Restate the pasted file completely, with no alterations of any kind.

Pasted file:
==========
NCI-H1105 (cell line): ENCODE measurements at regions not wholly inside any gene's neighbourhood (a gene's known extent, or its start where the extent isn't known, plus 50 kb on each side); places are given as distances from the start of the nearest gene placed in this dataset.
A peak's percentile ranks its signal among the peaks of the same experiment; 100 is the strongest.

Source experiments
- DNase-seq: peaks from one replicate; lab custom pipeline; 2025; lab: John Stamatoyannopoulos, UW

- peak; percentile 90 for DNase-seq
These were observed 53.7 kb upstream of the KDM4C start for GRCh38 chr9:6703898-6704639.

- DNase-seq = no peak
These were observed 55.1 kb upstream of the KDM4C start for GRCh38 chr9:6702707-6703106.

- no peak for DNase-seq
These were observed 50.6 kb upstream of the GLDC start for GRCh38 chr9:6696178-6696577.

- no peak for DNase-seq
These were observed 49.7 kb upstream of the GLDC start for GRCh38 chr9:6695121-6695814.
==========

NCI-H1105 (cell line): ENCODE measurements at regions not wholly inside any gene's neighbourhood (a gene's known extent, or its start where the extent isn't known, plus 50 kb on each side); places are given as distances from the start of the nearest gene placed in this dataset.
A peak's percentile ranks its signal among the peaks of the same experiment; 100 is the strongest.

Source experiments
- DNase-seq: peaks from one replicate; lab custom pipeline; 2025; lab: John Stamatoyannopoulos, UW

- peak; percentile 90 for DNase-seq
These were observed 53.7 kb upstream of the KDM4C start for GRCh38 chr9:6703898-6704639.

- DNase-seq = no peak
These were observed 55.1 kb upstream of the KDM4C start for GRCh38 chr9:6702707-6703106.

- no peak for DNase-seq
These were observed 50.6 kb upstream of the GLDC start for GRCh38 chr9:6696178-6696577.

- no peak for DNase-seq
These were observed 49.7 kb upstream of the GLDC start for GRCh38 chr9:6695121-6695814.